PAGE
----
“What do you care?” The malice in his voice was unmistakable, shocking me. For the first time, I took a good look at his face. Something seemed familiar but I couldn’t place it. Hell, with all the people in this city, half of them look familiar.


“I’m sorry. I didn’t mean to kick you. I fell down,” I explained, semi-embarrassed.


“I know that, old man. Just get out of here.” Peering beneath a filthy layer of wool, the man appeared to be checking for visible wounds.


I should get out of here, I thought. It was a simple accident, nothing more. Then why do I feel compelled to stay? I had apologized and made sure he was alright. What more should I be doing?


“Oh hell, where do I got to go anyway?” I exhaled heavily, sitting down next to him and pulling my briefcase to my chest. He was young, in his teens at best, and he looked mortified that I was sitting next to him. “Why are you on the streets, kid? Don’t you have folks that are looking for you?”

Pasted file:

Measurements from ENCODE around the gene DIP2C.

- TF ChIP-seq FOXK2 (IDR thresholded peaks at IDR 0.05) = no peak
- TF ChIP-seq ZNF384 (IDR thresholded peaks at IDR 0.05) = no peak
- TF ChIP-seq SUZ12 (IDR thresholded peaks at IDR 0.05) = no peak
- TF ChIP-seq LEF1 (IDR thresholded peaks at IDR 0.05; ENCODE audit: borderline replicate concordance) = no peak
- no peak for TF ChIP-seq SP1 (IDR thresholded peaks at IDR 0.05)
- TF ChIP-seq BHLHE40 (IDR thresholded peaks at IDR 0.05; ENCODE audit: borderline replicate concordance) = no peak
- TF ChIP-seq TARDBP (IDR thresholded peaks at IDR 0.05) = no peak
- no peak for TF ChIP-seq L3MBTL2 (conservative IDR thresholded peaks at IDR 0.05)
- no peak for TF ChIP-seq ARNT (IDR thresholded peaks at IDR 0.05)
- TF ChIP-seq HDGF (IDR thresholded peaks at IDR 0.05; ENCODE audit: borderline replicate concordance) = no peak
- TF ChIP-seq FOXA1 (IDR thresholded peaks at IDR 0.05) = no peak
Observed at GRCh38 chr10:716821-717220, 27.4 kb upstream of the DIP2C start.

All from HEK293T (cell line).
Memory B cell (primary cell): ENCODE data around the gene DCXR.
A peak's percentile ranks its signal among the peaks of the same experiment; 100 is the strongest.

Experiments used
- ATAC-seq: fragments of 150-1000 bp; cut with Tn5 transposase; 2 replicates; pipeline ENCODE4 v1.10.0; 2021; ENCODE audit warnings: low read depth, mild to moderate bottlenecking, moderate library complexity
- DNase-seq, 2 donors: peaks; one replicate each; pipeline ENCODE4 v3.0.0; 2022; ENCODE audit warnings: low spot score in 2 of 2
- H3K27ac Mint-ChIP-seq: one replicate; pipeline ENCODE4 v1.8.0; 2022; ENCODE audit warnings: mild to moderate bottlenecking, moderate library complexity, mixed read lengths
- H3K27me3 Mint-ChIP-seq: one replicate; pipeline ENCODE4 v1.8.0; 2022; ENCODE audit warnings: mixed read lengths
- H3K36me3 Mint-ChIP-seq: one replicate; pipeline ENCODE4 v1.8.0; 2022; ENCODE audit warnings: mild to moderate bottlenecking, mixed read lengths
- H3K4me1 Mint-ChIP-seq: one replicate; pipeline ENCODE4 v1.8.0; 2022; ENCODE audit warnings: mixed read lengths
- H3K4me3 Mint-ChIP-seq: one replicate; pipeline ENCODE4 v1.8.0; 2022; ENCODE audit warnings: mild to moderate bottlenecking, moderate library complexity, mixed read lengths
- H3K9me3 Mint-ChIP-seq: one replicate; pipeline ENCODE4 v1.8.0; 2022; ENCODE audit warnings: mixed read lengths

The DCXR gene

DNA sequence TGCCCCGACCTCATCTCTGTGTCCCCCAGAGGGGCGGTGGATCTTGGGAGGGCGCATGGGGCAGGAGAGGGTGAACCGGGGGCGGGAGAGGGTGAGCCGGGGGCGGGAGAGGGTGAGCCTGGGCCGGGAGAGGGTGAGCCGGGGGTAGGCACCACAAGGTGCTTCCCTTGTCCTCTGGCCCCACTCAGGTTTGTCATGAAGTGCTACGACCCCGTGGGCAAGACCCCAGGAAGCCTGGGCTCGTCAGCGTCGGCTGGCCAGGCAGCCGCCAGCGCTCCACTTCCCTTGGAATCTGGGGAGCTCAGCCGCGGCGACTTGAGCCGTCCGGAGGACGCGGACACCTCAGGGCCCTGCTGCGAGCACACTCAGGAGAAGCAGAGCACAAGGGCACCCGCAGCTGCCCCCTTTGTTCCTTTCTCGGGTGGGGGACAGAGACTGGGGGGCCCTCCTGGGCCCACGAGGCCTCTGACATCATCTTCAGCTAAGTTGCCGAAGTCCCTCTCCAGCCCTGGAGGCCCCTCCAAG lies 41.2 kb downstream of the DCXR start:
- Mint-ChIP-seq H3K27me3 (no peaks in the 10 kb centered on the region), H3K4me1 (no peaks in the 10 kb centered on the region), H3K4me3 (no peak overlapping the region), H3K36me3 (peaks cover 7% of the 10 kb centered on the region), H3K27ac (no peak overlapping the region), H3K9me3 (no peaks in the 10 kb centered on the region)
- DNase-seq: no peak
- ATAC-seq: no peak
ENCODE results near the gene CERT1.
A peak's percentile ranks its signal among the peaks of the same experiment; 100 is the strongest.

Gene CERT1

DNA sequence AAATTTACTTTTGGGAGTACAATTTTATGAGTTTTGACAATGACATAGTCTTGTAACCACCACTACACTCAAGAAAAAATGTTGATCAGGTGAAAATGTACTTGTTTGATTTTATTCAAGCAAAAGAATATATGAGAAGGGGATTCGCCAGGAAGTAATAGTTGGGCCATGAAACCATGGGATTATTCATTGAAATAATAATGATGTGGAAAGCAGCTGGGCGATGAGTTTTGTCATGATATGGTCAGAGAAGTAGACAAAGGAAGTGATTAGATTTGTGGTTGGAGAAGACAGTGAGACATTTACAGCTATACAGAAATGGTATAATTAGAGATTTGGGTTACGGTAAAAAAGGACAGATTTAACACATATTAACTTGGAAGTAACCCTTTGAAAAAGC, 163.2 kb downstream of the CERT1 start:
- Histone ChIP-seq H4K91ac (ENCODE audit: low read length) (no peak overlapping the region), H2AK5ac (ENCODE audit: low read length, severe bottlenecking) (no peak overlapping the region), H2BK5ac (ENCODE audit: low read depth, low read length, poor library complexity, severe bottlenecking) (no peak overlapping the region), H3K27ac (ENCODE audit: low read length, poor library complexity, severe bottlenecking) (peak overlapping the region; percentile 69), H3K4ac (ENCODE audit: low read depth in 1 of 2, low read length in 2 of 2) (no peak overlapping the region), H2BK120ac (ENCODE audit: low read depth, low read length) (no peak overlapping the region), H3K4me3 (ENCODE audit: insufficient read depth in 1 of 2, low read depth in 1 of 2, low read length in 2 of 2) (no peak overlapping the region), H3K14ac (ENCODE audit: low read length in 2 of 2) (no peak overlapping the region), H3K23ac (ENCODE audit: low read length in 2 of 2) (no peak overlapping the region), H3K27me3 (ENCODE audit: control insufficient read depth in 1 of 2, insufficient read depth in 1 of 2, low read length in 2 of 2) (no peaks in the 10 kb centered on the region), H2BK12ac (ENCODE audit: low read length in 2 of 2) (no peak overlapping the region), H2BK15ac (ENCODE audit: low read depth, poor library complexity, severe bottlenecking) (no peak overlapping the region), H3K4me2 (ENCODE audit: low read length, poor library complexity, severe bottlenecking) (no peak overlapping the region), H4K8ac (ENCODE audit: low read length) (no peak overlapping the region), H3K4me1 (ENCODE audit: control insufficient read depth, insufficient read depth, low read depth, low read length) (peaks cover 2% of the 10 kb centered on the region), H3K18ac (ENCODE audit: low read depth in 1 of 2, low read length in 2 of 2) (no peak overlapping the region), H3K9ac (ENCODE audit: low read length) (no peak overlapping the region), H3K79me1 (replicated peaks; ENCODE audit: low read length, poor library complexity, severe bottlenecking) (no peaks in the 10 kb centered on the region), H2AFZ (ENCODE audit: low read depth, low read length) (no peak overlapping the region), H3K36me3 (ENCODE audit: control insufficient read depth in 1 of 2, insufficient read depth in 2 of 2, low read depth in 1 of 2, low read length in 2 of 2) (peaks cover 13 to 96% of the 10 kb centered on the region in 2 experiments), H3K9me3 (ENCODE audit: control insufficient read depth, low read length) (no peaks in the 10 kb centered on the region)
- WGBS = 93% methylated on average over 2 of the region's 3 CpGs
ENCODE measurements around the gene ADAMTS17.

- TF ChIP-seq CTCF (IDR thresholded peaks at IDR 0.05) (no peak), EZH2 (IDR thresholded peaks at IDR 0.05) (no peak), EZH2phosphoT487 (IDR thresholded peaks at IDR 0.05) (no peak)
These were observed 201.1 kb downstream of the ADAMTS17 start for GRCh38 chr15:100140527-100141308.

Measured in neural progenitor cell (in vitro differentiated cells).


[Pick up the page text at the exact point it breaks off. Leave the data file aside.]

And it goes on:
“Nah,” he replied. He was obviously the product of a mixed marriage, with beautiful butterscotch skin beneath the soot and grime.


“Are you telling me you don’t have parents?” Hmm, I thought. You read about these kids all the time but you don’t often see them.


“Yeah, that’s what I’m tellin’ you. What’s it to you?” Crossing his arms over his knees and pulling them to his chest, he looked at me cautiously, as if I were going to bite him.


“Just doesn’t seem right, that’s all.” Opening my briefcase, I retrieved a plastic bag. Inside were the ingredients for a sandwich. I had carried the fixings of sandwiches with me each day since the desert, and had eaten one every day to remind me of what I had lost and why I didn’t deserve a better life.


I spread the mayo over the bread and asked the kid if he wanted to share it with me, but he shook his head, asking why I was sitting there.


“I told you. I have nowhere better to be.”


“You look like you have a job,” he retorted, gesturing at my suit, which was now covered with discarded wads of bubble gum.